Michael Krepon had no idea that his guest appearance at UC Santa Barbara would be so timely. A co-founder of the Stimson Center, one of Washington’s top think tanks, Krepon was invited to campus by Neil Narang to speak to his class about nuclear security in South Asia. Just two weeks earlier, India and Pakistan, both of whom possess large stockpiles of nuclear weapons, edged closer toward the brink of war.
For the 20 students in Narang’s “Nuclear Weapons and International Security” course, Krepon’s talk offered an important real-world glimpse into a life-and-death topic that, paradoxically, has been fading from the public’s imagination and policy priorities.
A rising associate professor of political science who specializes in global security issues, Narang saw the class as a unique opportunity to give a select group of high-achieving fourth-year undergraduates the chance to learn directly from some leading experts in nuclear security and strategy.
“I don’t think there is a single more relevant course that I can teach today,” Narang said. “In one way or another, nuclear weapons appear to be at the heart of some of the most pressing foreign policy challenges. From emerging crises with North Korea and Iran, to the rapid rise of China, to the recent breakdown of arms control agreements with Russia, nuclear weapons cast a long shadow across the headlines over the last decade. And yet, I discovered that few students knew the historical or technical background behind nuclear weapons, the patterns and forces behind nuclear weapons proliferation, or the grave consequences of these weapons for international and regional security.”
The new course originated when the Stanton Foundation approached Narang about developing a class on nuclear security, one of its philanthropic priorities. The foundation was searching across U.S. universities for exceptional instructors with expertise in the highly specialized field of nuclear security, and Narang — who served as a senior advisor in the Office of the Secretary of Defense for Policy on a Council on Foreign Relations fellowship — fit both criteria.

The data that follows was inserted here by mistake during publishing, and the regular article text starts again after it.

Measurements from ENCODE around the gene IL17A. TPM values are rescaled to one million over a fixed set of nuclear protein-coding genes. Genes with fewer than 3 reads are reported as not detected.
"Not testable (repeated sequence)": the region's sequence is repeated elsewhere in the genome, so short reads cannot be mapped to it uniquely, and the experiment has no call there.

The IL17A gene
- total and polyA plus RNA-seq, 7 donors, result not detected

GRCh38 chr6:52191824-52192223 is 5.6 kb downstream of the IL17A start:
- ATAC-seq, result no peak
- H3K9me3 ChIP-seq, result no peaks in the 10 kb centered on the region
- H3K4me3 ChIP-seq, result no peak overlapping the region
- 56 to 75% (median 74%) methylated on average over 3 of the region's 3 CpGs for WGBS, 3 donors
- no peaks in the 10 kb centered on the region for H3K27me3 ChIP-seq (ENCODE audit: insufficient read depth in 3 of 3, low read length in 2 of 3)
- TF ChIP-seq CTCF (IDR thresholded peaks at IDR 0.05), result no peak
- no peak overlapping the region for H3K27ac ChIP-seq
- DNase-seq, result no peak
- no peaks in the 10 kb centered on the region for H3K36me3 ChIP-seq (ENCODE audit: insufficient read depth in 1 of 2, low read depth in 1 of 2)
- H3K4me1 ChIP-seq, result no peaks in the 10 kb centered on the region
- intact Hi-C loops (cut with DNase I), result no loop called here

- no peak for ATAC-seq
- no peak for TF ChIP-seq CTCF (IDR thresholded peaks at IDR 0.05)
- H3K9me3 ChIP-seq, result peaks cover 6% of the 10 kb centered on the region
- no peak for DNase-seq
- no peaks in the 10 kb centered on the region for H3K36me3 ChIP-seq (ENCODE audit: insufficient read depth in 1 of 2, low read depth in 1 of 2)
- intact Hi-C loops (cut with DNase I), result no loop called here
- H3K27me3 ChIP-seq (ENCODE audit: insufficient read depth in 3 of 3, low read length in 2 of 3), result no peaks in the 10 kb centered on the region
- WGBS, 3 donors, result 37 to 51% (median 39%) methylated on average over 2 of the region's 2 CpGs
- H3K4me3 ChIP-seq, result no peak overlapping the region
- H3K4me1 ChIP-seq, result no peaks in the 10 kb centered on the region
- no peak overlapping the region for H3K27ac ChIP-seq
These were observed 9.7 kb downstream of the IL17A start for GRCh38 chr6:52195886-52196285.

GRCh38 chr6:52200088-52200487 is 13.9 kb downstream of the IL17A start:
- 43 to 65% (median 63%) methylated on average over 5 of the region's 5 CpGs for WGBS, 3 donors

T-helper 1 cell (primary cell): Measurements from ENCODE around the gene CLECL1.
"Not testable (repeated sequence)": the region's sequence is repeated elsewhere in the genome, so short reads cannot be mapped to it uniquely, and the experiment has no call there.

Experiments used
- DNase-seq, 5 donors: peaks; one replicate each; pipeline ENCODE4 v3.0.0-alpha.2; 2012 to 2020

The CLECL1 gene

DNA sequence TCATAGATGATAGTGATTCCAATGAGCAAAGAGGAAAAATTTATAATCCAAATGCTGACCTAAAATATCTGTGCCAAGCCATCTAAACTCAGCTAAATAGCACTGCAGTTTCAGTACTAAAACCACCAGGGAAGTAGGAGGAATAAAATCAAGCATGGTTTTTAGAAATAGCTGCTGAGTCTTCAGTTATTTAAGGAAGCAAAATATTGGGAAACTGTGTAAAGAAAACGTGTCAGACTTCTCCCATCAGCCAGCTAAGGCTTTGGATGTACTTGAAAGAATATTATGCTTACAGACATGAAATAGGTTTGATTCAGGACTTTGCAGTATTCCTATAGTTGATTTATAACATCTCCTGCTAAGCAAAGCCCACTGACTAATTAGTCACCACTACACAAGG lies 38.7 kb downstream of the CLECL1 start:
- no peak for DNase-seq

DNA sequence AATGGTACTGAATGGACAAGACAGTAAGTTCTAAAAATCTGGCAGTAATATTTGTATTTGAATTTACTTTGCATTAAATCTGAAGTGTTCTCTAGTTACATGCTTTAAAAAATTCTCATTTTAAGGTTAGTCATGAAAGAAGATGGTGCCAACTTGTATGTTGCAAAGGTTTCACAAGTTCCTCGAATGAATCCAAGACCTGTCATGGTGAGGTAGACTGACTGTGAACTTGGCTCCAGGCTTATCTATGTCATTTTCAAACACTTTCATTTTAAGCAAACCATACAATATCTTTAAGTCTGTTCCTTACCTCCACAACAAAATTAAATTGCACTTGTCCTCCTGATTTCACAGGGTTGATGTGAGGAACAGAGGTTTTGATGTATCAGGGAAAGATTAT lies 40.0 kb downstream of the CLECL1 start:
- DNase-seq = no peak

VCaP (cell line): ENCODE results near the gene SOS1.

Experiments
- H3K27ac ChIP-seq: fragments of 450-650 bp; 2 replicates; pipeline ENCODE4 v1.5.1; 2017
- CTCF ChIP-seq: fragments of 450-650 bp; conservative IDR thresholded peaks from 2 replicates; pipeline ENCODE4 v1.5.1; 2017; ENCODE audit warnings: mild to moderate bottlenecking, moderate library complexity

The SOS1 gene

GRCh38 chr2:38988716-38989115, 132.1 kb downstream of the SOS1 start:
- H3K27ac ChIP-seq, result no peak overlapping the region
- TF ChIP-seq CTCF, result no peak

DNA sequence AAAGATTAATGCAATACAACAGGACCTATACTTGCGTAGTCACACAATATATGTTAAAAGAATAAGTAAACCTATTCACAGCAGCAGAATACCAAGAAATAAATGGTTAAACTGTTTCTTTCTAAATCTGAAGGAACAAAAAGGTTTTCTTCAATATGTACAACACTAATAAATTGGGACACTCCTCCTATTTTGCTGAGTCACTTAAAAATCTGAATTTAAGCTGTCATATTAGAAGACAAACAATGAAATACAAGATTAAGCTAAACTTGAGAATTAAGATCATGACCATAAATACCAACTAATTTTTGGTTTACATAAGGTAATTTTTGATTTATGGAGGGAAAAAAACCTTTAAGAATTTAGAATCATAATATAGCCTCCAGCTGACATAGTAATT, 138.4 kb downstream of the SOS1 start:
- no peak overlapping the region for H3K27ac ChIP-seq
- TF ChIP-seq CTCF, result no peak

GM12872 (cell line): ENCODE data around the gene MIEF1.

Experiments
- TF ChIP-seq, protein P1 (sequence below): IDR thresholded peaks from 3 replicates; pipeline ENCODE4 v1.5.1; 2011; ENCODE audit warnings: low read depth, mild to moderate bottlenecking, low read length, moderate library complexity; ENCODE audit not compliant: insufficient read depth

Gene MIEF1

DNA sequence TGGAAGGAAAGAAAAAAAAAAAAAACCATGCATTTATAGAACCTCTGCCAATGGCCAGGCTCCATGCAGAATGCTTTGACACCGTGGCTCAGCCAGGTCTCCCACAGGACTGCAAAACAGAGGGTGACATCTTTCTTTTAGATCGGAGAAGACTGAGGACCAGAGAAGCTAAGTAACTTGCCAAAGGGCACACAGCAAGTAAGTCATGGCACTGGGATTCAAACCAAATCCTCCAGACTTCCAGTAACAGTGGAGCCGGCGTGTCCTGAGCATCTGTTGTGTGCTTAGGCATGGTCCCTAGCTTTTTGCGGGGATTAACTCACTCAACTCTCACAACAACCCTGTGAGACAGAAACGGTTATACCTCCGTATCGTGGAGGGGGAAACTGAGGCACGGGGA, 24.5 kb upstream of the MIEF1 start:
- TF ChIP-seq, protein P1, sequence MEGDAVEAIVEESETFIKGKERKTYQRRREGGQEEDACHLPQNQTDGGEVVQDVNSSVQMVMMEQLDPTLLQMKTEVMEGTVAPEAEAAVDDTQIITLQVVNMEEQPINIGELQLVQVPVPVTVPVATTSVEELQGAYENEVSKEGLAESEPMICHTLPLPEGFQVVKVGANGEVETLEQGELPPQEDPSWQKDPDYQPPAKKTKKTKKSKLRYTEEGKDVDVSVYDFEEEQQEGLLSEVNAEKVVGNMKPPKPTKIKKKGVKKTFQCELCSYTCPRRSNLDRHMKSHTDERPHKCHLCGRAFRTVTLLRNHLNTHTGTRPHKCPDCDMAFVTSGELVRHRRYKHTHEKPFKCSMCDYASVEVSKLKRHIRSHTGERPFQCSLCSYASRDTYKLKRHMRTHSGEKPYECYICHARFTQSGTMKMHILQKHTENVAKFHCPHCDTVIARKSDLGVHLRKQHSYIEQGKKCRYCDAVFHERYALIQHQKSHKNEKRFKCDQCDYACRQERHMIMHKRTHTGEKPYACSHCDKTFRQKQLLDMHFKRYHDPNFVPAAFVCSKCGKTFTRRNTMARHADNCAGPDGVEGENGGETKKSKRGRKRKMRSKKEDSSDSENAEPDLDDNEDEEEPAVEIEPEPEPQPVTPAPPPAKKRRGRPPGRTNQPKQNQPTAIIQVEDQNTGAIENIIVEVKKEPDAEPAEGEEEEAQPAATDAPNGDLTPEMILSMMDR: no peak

The foundation offered Narang the financial support and freedom to design his ideal course, so he requested $10,000 to fly in guest speakers from around the country. “It can be humbling to admit this, but it was important to me that the students heard from the very best scholars and policymakers on each topic, and that meant I needed to fly in some of my colleagues from other universities and the Pentagon,” he said. “I wanted to bring in the very best people on each topic.”
But there was a catch: For the foundation to agree, the university would need to match that $10,000 for three more years to support the class. But without a spare $30,000 lying about the campus, the foundation’s offer was about to disappear. And then an administrator suggested Narang approach the university’s Orfalea Center for Global & International Studies, led by director Michael Stohl. It was the right call.
“I reached out to Michael Stohl and he said, ‘Consider it done.’ ” Narang said. “He immediately recognized the value of the course and earmarked the money for three years. Thanks to Michael and the Orfalea Center, we have the funds to support the course into the future.”
Stohl even found Narang a classroom — always in tight supply on campus — for the course to meet, and he offered the support of Melissa Bator, academic coordinator of the Orfalea Center. The class, Stohl said, “creates an opportunity for us to bring in the world’s leading experts. I think it has the potential to really direct students’ attention to a crucial issue in global security. This is a problem that is not going away anytime soon. It also creates an opportunity to make the intersection of technology and social science a focal point for UCSB, because all of these experts will think of UCSB students and faculty when working on these issues into the future.”